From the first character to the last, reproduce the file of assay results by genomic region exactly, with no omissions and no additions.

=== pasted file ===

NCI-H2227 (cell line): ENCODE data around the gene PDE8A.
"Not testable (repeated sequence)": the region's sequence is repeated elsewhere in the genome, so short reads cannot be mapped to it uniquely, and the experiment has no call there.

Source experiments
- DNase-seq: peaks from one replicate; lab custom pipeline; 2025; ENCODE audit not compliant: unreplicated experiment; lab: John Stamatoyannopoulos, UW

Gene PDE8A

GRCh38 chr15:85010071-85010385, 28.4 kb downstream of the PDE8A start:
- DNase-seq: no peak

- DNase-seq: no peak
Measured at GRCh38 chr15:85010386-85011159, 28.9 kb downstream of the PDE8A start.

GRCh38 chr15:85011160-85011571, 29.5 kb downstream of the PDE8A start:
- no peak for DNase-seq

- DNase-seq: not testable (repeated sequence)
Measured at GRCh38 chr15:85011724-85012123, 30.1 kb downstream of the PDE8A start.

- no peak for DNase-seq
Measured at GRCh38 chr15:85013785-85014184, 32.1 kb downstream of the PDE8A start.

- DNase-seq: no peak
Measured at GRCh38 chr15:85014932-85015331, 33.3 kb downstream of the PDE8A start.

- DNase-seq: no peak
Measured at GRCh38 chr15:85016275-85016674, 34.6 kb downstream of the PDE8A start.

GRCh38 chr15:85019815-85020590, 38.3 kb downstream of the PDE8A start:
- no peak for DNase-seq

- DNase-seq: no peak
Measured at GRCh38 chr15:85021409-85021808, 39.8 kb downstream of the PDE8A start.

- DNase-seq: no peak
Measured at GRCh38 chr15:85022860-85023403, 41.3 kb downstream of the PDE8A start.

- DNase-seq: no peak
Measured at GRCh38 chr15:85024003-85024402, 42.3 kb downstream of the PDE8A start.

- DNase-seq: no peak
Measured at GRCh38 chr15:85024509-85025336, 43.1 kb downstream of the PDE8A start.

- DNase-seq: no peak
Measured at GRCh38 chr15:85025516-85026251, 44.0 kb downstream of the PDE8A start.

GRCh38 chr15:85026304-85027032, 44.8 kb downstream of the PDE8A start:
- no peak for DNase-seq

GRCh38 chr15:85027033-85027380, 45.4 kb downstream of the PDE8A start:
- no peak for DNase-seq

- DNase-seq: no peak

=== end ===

NCI-H2227 (cell line): ENCODE data around the gene PDE8A.
"Not testable (repeated sequence)": the region's sequence is repeated elsewhere in the genome, so short reads cannot be mapped to it uniquely, and the experiment has no call there.

Source experiments
- DNase-seq: peaks from one replicate; lab custom pipeline; 2025; ENCODE audit not compliant: unreplicated experiment; lab: John Stamatoyannopoulos, UW

Gene PDE8A

GRCh38 chr15:85010071-85010385, 28.4 kb downstream of the PDE8A start:
- DNase-seq: no peak

- DNase-seq: no peak
Measured at GRCh38 chr15:85010386-85011159, 28.9 kb downstream of the PDE8A start.

GRCh38 chr15:85011160-85011571, 29.5 kb downstream of the PDE8A start:
- no peak for DNase-seq

- DNase-seq: not testable (repeated sequence)
Measured at GRCh38 chr15:85011724-85012123, 30.1 kb downstream of the PDE8A start.

- no peak for DNase-seq
Measured at GRCh38 chr15:85013785-85014184, 32.1 kb downstream of the PDE8A start.

- DNase-seq: no peak
Measured at GRCh38 chr15:85014932-85015331, 33.3 kb downstream of the PDE8A start.

- DNase-seq: no peak
Measured at GRCh38 chr15:85016275-85016674, 34.6 kb downstream of the PDE8A start.

GRCh38 chr15:85019815-85020590, 38.3 kb downstream of the PDE8A start:
- no peak for DNase-seq

- DNase-seq: no peak
Measured at GRCh38 chr15:85021409-85021808, 39.8 kb downstream of the PDE8A start.

- DNase-seq: no peak
Measured at GRCh38 chr15:85022860-85023403, 41.3 kb downstream of the PDE8A start.

- DNase-seq: no peak
Measured at GRCh38 chr15:85024003-85024402, 42.3 kb downstream of the PDE8A start.

- DNase-seq: no peak
Measured at GRCh38 chr15:85024509-85025336, 43.1 kb downstream of the PDE8A start.

- DNase-seq: no peak
Measured at GRCh38 chr15:85025516-85026251, 44.0 kb downstream of the PDE8A start.

GRCh38 chr15:85026304-85027032, 44.8 kb downstream of the PDE8A start:
- no peak for DNase-seq

GRCh38 chr15:85027033-85027380, 45.4 kb downstream of the PDE8A start:
- no peak for DNase-seq

- DNase-seq: no peak